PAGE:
News Release 2009 Aug 12


August 12, 2009


David Caldwell, Spokesperson, Ask Cleveland
216 965 3690 (cell),


Spokesperson: "Wrong on the Law, Wrong on the Merits"

CLEVELAND, OHIO -- Ask Cleveland, Cleveland's most active LGBT (lesbian, gay, bisexual, and transgender) rights organization, today called on anti-gay attorney David Langdon and the Scottsdale, Arizona-based Alliance Defense Fund to drop their lawsuit against the city of Cleveland attempting to shut down the city's new domestic partnership registry.

"We're confident that the Ohio Supreme Court will find the registry does not violate the Ohio Constitution.  The only effects this suit will have will be putting the couples and institutions using the registry under a cloud of uncertainty, and forcing the city to spend precious tax dollars to defend a law that costs Cleveland taxpayers nothing," said Ask Cleveland spokesperson David Caldwell.

The ADF argues in its suit that the Ohio constitutional amendment prohibiting same-sex marriage -- passed by voters in 2004 as Issue 1 -- also prohibits domestic partnership.  The Ohio Supreme Court considered the reach of the amendment in a 2007 case -- State v. Carswell -- and found that "the second sentence of the amendment means that the state cannot create or recognize a legal status for unmarried persons that bears all of the attributes of marriage – a marriage substitute." (emphasis added)  "The court has already spoken on this issue, just two years ago.  These anti-gay lawyers are wrong on the law, and wrong on the merits -- making it easier for gay, lesbian and other unmarried couples to get basic protections for their families is legal, and the right thing to do."

Group Will Continue Campaign to Pass Transgender Anti-Discrimination Law

Ask Cleveland announced in May that it was launching a campaign to add gender identity to the city's existing non-discrimination law.  Since then, the group has hired a full-time staffer and gathered over 1,000 postcards from residents -- in all 21 wards of the city -- calling on Council and the mayor to protect transgender people from discrimination.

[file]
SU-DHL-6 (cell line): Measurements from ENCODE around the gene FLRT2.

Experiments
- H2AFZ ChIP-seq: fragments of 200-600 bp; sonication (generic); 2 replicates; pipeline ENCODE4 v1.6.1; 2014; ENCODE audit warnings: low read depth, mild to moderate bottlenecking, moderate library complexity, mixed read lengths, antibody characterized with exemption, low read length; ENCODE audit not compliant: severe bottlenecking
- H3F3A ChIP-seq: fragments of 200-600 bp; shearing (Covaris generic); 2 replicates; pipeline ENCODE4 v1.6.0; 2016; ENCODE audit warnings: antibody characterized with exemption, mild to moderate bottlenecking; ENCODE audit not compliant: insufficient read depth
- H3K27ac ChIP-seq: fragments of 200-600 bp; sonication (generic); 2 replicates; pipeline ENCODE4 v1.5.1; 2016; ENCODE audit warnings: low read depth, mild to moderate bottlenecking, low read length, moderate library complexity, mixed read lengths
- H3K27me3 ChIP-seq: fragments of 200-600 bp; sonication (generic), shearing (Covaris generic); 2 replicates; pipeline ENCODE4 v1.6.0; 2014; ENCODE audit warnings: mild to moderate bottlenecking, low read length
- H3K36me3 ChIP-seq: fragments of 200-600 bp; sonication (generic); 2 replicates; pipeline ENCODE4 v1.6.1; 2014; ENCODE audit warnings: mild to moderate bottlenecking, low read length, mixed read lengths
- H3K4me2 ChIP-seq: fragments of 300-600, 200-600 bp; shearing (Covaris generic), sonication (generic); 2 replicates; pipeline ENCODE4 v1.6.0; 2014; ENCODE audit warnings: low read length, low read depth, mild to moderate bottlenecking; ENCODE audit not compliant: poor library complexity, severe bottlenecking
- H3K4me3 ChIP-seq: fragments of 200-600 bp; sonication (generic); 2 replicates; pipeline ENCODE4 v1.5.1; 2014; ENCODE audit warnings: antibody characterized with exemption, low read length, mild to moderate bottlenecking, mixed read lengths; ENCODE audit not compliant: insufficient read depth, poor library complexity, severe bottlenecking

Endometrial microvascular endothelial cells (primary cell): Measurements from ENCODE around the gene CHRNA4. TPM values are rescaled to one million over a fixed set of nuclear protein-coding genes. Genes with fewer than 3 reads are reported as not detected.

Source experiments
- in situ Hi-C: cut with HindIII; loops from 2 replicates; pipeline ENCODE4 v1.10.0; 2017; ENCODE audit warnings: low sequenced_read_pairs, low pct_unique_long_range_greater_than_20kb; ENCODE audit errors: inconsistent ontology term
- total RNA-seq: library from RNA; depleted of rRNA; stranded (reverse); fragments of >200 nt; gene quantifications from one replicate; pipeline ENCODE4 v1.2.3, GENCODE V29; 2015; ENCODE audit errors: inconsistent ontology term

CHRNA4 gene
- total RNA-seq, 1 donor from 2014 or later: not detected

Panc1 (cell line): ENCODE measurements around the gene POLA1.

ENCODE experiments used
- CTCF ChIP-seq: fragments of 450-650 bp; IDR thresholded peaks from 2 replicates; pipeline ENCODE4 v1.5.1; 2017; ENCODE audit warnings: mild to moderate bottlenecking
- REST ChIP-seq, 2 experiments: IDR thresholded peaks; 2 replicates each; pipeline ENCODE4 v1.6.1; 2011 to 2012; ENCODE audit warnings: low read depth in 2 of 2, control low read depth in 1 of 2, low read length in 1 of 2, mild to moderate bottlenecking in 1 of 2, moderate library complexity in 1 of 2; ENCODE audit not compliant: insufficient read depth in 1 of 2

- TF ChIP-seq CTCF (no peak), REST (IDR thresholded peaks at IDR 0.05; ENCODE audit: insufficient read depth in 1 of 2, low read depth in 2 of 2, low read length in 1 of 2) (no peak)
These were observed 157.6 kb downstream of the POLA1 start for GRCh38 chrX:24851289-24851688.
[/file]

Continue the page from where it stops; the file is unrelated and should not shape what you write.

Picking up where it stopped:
"It's not fair to fire transgender people from their jobs just because of who they are -- but it's perfectly legal," said David Caldwell, spokesperson for Ask Cleveland.  "As we criss-cross the city asking residents whether they think transgender people should be protected against discrimination -- in employment, housing, and public accomodations like restaurants, hotels, and health care facilities -- they overwhelmingly say yes," said Caldwell.

"We still need to do a lot of education -- among both city officials and the public -- to make this non-discrimination law a reality," said Caldwell.  "Our opposition is doing everything it can to create the perception that protecting the LGBT community is politically risky.  But we're not going to let them succeed.  Ask Cleveland is going to make sure that our elected officials also hear from fair-minded residents who believe that in our city, equality and justice should belong to everyone."  Columbus, Cincinnati, Dayton, and Toledo already have laws protecting transgender people from discrimination in those cities.  "We think it's time -- past time -- for Cleveland to join other Ohio cities in declaring it's wrong to discriminate against people because of who they are," added Caldwell.

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Ask Cleveland is a broad-based organization of gay rights supporters in greater Cleveland working to protect and advance equal rights for the LGBT (lesbian/gay/bisexual/transgender) community.  Ask Cleveland believes that the LGBT community will achieve its goals sooner and more sustainably by inviting more people to participate in the process of securing equal rights for all.  For more information, or to make a financial contribution, visit